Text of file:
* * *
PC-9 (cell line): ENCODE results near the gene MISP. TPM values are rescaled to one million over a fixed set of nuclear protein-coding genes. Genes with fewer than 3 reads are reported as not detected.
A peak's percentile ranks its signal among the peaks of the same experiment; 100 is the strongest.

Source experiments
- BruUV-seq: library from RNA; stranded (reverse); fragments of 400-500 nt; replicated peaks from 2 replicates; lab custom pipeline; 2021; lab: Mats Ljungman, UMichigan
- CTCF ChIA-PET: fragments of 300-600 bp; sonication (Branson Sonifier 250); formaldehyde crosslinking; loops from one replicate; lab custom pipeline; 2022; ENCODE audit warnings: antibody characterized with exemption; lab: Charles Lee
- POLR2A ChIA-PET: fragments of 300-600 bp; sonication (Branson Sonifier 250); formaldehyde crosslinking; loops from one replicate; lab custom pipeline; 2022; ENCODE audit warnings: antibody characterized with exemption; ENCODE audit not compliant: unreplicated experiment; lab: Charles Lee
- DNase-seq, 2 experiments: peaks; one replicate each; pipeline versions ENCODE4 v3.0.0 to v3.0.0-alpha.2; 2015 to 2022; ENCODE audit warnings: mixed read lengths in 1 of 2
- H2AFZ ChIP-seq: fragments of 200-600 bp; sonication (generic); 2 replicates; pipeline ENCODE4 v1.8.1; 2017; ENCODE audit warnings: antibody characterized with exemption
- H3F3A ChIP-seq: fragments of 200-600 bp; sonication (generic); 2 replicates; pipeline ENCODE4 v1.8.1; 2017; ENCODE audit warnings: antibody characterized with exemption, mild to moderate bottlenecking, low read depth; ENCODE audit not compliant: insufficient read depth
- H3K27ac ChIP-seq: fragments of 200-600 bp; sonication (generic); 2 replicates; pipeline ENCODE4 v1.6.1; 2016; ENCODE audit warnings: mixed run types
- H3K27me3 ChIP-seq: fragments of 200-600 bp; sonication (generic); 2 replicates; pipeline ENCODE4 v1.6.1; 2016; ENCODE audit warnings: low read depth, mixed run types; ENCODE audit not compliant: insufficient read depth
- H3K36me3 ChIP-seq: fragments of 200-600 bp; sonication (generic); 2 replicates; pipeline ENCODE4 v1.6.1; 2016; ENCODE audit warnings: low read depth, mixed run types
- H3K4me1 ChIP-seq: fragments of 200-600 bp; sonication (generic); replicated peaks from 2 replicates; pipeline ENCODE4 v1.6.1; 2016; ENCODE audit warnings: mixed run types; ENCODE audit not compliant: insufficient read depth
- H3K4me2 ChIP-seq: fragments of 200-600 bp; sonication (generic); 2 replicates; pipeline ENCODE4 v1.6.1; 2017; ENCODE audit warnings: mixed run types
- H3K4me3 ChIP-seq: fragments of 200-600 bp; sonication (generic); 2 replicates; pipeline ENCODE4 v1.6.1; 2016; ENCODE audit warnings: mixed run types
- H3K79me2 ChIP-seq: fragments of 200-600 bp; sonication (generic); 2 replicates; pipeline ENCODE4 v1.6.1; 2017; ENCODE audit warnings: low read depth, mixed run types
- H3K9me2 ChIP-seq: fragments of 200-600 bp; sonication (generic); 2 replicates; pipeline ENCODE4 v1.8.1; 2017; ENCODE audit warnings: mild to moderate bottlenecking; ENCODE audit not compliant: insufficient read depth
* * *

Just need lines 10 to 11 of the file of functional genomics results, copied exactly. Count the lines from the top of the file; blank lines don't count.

- H3K27ac ChIP-seq: fragments of 200-600 bp; sonication (generic); 2 replicates; pipeline ENCODE4 v1.6.1; 2016; ENCODE audit warnings: mixed run types
- H3K27me3 ChIP-seq: fragments of 200-600 bp; sonication (generic); 2 replicates; pipeline ENCODE4 v1.6.1; 2016; ENCODE audit warnings: low read depth, mixed run types; ENCODE audit not compliant: insufficient read depth